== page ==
If you’re going to watch a Greenaway film you are can’t go in expecting to understand everything. You need to loosen your grasp and just let it smack you in the face. There will be a story to hold on to but Greenaway’s films are relentless cornucopias of food, bodies, flowers, violence, and music all so ripe and fecund they have begun to smell. Everything is bloated and fermenting. This includes not just the images but the narrative and meaning as well. There are so many loaded symbols and poetic vignettes that it’s impossible to digest it all. You don’t watch a Greenaway film as much as surrender to it.
Greenaway made Drowning By The Numbers before his better-known film The Cook, the Thief, His Wife & Her Lover but the former was released after the latter. The Cook, the Thief, His Wife & Her Lover is much more intense. Drowning By Numbers is a little easier to handle but it still presents the viewer with a morass of material.
Drowning By Numbers creates its own logic, its own structure and then follows that structure forward. The structure is not easy to discern but the film clearly has a planned trajectory, it’s just one we can not see very well. As the film progresses you realize that with each new scene a number appears somewhere on screen. The numbers are sequential and so create a concrete sense of direction, but again we aren’t quite sure what that direction is only that it is somehow linear.
The film centers around a family and alternates between a kind of murder mystery and a humorous display of all the strange games they play. The games are all little encapsulated versions of the film. They are absurd systems that cause the players to interact with the world as if they were explorers or scientists. One game consists of herding a flock of sheep down to the ocean’s edge and tying each one to a chair. On each chair is placed a cup of tea in a saucer. Apparently, sheep are very sensitive to the changing of the tides and will become restless as soon as they they perceive a shift. The sheep are assigned to players and whoever gets a line of 3 sheep in a row that rattle their cup and saucer wins.
The games are reminiscent of Gerald Durrell’s My Family and Other Animals mixed with a little Monty Python. They provide Drowning By Numbers with humor but they are also a means of further exploring the characters and how they relate to the world and each other.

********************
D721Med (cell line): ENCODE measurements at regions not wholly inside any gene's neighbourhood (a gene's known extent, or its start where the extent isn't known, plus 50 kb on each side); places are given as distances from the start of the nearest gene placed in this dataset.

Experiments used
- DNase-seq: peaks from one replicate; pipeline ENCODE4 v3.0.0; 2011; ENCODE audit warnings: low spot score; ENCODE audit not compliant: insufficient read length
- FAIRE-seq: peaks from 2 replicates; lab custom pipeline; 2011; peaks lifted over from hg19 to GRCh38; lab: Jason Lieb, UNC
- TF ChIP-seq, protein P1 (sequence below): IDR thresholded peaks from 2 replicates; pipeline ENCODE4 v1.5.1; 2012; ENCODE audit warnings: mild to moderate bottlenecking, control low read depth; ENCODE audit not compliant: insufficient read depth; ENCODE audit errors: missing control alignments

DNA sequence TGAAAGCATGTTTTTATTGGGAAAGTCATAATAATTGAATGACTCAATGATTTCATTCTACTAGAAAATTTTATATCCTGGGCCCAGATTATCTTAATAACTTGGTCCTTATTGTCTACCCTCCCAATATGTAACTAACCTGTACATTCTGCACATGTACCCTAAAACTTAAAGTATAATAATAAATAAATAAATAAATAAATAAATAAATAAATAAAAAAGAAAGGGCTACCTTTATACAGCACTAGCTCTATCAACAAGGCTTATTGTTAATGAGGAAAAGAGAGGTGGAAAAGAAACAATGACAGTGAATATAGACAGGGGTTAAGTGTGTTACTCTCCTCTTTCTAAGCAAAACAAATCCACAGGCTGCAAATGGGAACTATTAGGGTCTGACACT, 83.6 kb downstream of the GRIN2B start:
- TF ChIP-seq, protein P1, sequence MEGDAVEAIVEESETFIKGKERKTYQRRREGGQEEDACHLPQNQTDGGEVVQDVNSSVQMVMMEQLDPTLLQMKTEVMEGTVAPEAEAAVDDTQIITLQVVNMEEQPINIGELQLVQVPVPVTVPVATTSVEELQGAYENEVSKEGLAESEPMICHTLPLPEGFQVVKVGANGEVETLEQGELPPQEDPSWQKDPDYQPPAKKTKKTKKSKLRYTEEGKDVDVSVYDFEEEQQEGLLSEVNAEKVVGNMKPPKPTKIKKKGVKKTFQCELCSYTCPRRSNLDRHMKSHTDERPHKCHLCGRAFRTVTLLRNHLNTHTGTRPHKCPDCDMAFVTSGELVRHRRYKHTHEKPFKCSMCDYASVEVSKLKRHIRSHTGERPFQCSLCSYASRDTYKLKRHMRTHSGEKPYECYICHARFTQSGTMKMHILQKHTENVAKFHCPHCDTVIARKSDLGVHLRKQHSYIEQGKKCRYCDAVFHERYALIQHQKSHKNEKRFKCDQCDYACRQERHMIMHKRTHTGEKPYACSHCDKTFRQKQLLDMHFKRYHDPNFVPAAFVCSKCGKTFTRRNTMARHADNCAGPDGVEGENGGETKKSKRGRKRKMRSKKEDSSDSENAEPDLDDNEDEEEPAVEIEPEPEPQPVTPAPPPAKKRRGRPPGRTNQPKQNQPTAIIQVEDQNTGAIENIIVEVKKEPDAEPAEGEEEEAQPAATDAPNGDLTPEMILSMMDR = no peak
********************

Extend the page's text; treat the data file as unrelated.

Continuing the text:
Drowning By Numbers, The Cook, the Thief, His Wife & Her Lover, Prospero’s Books, and Zoo are all brimming with spectacles. It’s not so much the cinematography as it is the mise en scène that is compelling. The screen is jam-packed with objects, colors, shadows, and symbols. Many shots clearly emulate old masters paintings.
What is commonly called a still life in English is referred to in academia as nature-morte. If there is any term that describes a Peter Greenaway film its nature-morte. By its nature, all life decays and dies. Anything from a snail to a leaf, to a banana, can be seen as a symbol of ephemerality and death. In setting up still lives masters like Jan Davidsz de Heem or Frans Snyders had to contend with a grouping of grapes and flowers that would change as they were painted. If a painting took more than a few days the artist would observe the decay of each living thing. The appearance of spots, the gathering of flies, the emergence of odors would all have to not only be witnessed but meticulously observed. If Greenaway films could smell they would smell very, very bad. Greenaway addresses this head-on in Zoo as he presents numerous time-lapse sequences of animals rotting and being devoured by beetles.
Thrown into the mix of overripe of flowers, feathers, and wine Greenaway ads the human body. There is almost always nudity in Greenaway films but it is less sexual than corporal. Characters may be participants in a narrative but they are also clearly ephemera just like the rest of the nature-morte. The sex and nudity we see are less erotic and more a part of our animal nature. It’s less about love and more about bodies and sweat and urges.
Of the films mentioned so far, Drowning By Numbers may be the least compelling. Unfortunately, it falls into a repetitive rut about halfway through. No matter how absurd and strange the beginning of the film is the oddity wears off as you acclimate to Greenaway’s world. The repetition may be dull but it is deliberate. It adds to the absurdity. Monty Python sketches like The Argument or How Not To Be Seen rely on going too far which causes the audience to laugh out of exasperation. The longer the skit persists the more ridiculous it becomes, but in Drowning By Numbers, it doesn’t quite work. The film slows to a halt and ends without much of a rising tension. There is a climactic final scene but by then it’s too late.
One way to see Drowning By Numbers is as an early transitional film. Greenaway’s previous film was an experimental production called The Falls. The Fall’ has no overarching narrative nor any character development. It is a conceptual exercise that is barely visual. Next came The Draughtsmen’s Contract which contained characters and a narrative but was still highly conceptual and hard to understand. Over time Greenaway turned his focus toward the characters and allowed their drama to drive the film. Drowning by Numbers doesn’t quite fit in the conceptual films but the characters and narratives haven’t found center stage yet. It has facets of both but instead of featuring the best of both worlds it feels unresolved and unsure. When Ebert reviewed it he said he was not sure why Greenaway made it.
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